NewsSafely at School


Schools keep local plastic company busy with shield orders ahead of new year

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Posted at 8:38 AM, Aug 02, 2021
and last updated 2021-08-05 23:01:06-04

NORFOLK, Va. - Products from Norva Plastics have graced exhibits inside the Chrysler Museum of Art and flown to space with NASA Langley Research Center.

But for the last year, the 82-year-old business has been churning out shield after shield with local schools as the biggest customers.

"Never did we ever think that it would get as large as it did," said Norva Plastics' longtime owner Howard Everton.

Overton says after creating plastic shields for medical offices to protect from the spread of germs during the COVID-19 pandemic, word of the shields quickly spread to local school divisions getting ready to bring some students back to the classroom.

By last summer and fall, Norva Plastics was slammed with orders from Old Dominion University just a few blocks away, Virginia Beach City Public Schools and more.

"You could never have enough of them. It was incredible and if we could have gotten our hands on more material, we could've produced more," said Everton.

The company allowed News 3 into the production facility to see the manufacturing process, which is fairly simple: Measurements are entered into a computer and a machine carves the shield from the acrylic material. Protective paper stays on as long as possible.

Everton says it takes roughly 5-10 minutes to produce one shield, but when thousands are coming off the line, it can be overwhelming for the team of roughly 15.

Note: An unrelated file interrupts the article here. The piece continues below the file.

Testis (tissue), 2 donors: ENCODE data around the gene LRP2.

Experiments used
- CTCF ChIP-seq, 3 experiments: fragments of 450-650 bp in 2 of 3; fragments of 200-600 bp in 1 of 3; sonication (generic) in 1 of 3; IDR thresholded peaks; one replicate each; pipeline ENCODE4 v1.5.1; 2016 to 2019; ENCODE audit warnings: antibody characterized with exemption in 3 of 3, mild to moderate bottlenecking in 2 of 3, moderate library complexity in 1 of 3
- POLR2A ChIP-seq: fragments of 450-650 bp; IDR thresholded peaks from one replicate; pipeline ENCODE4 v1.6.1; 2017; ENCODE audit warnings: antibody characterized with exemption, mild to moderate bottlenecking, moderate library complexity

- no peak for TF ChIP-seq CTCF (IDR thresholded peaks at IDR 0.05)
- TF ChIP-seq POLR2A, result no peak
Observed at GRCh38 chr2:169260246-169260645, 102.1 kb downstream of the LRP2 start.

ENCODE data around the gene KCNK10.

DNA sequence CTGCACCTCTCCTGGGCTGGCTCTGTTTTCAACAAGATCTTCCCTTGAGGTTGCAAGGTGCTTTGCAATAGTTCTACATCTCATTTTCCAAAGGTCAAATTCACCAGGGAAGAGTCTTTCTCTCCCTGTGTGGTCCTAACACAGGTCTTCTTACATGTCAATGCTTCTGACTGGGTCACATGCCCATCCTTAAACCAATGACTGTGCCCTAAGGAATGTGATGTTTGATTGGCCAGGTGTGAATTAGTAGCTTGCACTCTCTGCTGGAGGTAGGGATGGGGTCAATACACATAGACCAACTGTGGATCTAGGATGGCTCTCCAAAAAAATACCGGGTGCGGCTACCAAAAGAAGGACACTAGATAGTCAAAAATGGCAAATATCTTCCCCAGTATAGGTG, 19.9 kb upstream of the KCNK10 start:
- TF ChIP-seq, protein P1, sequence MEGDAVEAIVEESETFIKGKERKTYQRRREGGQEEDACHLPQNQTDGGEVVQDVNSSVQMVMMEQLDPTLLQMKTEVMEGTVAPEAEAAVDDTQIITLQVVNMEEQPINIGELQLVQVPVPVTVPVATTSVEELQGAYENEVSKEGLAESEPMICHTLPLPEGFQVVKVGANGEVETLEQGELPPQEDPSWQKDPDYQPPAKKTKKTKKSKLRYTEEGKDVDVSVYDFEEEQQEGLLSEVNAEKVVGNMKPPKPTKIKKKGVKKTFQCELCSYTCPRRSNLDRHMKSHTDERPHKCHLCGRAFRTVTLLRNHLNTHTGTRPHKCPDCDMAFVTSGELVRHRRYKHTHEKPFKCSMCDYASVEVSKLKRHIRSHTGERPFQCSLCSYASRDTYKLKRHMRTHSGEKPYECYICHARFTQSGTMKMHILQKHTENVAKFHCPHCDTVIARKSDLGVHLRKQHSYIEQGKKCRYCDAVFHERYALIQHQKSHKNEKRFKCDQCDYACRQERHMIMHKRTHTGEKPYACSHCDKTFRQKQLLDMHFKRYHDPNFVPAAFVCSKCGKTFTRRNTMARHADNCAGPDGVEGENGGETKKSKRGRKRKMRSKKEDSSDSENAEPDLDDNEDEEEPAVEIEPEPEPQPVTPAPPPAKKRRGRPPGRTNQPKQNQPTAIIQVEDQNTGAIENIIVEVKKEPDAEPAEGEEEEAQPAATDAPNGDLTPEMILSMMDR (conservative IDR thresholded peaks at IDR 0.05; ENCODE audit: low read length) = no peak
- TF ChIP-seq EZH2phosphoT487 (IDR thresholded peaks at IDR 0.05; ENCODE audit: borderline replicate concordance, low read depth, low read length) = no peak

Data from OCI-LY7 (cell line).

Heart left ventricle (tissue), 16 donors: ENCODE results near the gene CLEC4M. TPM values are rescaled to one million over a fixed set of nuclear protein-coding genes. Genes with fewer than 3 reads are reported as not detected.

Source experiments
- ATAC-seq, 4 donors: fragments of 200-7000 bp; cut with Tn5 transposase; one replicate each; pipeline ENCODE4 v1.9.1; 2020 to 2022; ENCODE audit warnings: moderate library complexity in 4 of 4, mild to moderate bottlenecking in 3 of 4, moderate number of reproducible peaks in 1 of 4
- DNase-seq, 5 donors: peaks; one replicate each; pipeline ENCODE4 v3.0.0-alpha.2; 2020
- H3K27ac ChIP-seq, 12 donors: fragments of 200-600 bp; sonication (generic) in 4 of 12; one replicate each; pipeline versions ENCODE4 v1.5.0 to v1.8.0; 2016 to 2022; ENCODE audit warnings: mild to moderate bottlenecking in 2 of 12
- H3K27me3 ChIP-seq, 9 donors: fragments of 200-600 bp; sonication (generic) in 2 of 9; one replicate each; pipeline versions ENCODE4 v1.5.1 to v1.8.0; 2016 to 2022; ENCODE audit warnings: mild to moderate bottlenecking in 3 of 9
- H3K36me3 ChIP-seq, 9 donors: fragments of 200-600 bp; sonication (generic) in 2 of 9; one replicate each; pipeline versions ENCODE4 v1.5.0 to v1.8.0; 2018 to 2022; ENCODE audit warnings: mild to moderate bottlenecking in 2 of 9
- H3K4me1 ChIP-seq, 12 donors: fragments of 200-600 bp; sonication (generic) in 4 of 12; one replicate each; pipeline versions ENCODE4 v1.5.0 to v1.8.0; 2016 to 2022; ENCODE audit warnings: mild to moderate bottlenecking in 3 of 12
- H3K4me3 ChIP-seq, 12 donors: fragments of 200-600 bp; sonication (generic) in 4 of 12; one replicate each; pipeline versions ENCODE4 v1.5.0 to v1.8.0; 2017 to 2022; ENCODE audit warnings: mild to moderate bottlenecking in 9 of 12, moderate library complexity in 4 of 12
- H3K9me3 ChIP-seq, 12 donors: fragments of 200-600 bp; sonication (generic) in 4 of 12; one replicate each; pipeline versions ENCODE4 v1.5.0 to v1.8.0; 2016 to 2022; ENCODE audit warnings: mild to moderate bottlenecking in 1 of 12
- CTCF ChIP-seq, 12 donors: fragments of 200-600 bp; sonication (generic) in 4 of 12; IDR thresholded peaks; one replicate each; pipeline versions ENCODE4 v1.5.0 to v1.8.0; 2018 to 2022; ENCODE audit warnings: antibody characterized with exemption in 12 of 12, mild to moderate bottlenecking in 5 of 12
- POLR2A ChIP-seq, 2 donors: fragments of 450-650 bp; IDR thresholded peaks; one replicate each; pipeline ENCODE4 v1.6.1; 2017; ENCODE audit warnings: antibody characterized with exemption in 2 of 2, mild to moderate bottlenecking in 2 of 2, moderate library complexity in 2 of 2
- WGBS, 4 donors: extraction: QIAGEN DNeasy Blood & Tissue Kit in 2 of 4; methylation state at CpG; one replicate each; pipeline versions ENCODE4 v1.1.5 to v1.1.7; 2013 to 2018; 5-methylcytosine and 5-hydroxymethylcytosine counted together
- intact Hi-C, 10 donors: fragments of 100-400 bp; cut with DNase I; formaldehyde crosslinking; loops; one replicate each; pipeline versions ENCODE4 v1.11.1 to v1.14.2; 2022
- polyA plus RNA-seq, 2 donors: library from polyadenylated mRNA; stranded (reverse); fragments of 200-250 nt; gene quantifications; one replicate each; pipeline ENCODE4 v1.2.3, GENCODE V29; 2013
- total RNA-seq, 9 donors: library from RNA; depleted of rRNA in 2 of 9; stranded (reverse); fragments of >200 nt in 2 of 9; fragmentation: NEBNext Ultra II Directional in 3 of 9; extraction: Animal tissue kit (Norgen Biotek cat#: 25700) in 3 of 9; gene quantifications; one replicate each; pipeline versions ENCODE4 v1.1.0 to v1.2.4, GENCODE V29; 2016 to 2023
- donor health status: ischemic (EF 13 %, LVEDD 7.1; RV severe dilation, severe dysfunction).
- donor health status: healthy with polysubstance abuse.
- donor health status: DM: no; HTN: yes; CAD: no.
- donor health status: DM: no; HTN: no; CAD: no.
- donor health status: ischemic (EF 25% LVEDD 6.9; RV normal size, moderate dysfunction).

"The first go around, the pressure was tremendous. Everyone needed them yesterday. Now hopefully on the second time around, if there is, it'll be a whole lot more structured and not as huge an event as what it's been in the past," he told News 3.

According to Everton, Norva Plastics has received more than 100 orders for shields from local schools ahead of the coming year. With COVID-19 cases and hospitalizations once again on the rise, it's unclear how many more orders will come in.

Everton admits he doesn't like shields being such a large portion of his business, but he finds at least some comfort in knowing that if local schools are looking for help, they're finding it from a locally-owned business.

"That's the only gratifying part of it all, to be honest with you," he said. "If we weren't here supplying, they would have to get it from a national and have it shipped in. [Shields are] not what our core business is. It just has twisted that way."

For how much longer? Who knows?

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